XP in Context

It’s one thing to measure a lifespan in dog years. It’s another to measure it in technology years. If a 12-year-old dog is like an 84-year-old-person, then a 12-year-year-old operating system is truly older than dirt. Here’s a look at XP’s timeline.

Most of you will remember Sept. 11, 2001 forever. As grave as that day was, six weeks later, Microsoft issued the XP operating system.  We can all remember where we were and what we were doing when we heard the news of the terrorist attacks in New York, Washington and a field in western Pennsylvania.

Do you remember what technology you were using at the time?

You are likely reading this article on the Internet, which you reached either by a Wi-Fi connection to a high-speed, broadband network or by a mobile device, such as a smartphone or tablet.

In 2001, the Internet was nothing like it is today. You probably accessed it through a dial-up modem as a customer of AOL, CompuServe or a local provider. DSL service was in its infancy, usually only available to phone carrier customers who lived less than two miles from a switching facility. Internet access by cable TV companies was also in its infancy.

While both industries could offer Internet access, you still used the phone company for telephone service and the cable company for TV. Today, either company can provide Internet, TV and phone service with speeds and capabilities only imagined by a few scientists. And more people are using the Internet to bypass those companies for all of their services.

Think about your smartphones and tablets. Cell phones in 2001 were clunky devices that you could only use for talking. And, it didn’t take too much mobility to be outside your service area and racking up roaming charges. Your phone? It could have been a Nokia. That was the leading manufacturer in 2001.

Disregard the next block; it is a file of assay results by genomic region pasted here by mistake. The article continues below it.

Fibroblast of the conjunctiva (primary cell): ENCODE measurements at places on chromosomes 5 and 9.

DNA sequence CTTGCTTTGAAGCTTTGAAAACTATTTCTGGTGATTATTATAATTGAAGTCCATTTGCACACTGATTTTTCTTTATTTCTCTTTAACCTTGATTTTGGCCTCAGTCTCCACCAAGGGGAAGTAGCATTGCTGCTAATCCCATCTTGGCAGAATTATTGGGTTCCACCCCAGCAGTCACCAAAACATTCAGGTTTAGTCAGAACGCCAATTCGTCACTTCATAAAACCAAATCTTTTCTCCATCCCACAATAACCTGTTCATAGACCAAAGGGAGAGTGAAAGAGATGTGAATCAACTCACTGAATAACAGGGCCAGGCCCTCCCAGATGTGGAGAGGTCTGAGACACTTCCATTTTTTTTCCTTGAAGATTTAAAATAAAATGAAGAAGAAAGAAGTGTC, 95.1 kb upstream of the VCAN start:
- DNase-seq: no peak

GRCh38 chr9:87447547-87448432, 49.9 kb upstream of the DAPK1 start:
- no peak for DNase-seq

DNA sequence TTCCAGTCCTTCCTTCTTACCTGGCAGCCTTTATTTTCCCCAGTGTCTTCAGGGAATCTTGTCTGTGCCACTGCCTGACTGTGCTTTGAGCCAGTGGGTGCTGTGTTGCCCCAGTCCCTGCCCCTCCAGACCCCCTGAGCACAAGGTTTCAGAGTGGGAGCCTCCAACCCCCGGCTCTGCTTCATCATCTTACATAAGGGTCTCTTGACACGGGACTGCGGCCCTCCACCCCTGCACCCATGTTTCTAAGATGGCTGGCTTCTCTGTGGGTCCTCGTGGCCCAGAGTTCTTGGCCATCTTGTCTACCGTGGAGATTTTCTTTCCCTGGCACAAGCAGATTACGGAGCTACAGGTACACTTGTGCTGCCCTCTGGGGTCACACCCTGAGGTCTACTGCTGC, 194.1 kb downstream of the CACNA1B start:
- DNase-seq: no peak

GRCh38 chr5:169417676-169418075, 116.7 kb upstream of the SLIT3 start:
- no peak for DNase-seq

Today, more and more people have no landlines in their homes, and many business people on the road use cellphones as their primary phones. And the cellphone itself? In addition to being a telephone, it keeps calendars and contacts and provides access to email and the Internet.

If you have a tablet, can you imagine life without it?

Some people thought X-10 was a cool way to control the lights in their houses from their desktop computer. Now, you can control lights, appliances and door locks – and answer your doorbell – with a mobile device.

Video conferencing through Skype or any number products may have done more than any technology to shrink the world.

All of this change happened since 2001, during the life of XP. Our technology has advanced by leaps and bounds. XP really did withstand the challenges of its time and more. But when you look at everything you want to do with computers and devices, your needs have outgrown the capabilities of a technology that dates back more than 12 years.

If you still have XP, you had a good run. Now, it’s time to catch up. We’re available to help you. Just call us (973-433-6676) or email us.

This article was published in Technology Update, the monthly newsletter from Sterling Rose LLC.

Pop-Ups at XP’s 11th Hour

“Hear ye, hear ye,” the Windows town crier is saying. “It’s 11 o’clock for Windows XP, and if you haven’t upgraded or made your upgrade plans, all is NOT well.” The town crier will come in the form of pop-up messages, starting today, that can lead to either a bad solution of operating-system issues or a breach of your security. If you want to eliminate annoying pop-ups and their consequences, you need to replace your XP OS with a new one that will meet your needs and avoid the ultimate pop-up problem.

Security of your data – and likely your identity – will be your biggest problem if you remain on XP. As soon as Microsoft stops issuing security updates, hackers will swing into action. They will have had a month to crack the last security patches, and they have all the time you give them to further their exploitation of your vulnerabilities. Their clock will stop ticking when you stop using XP.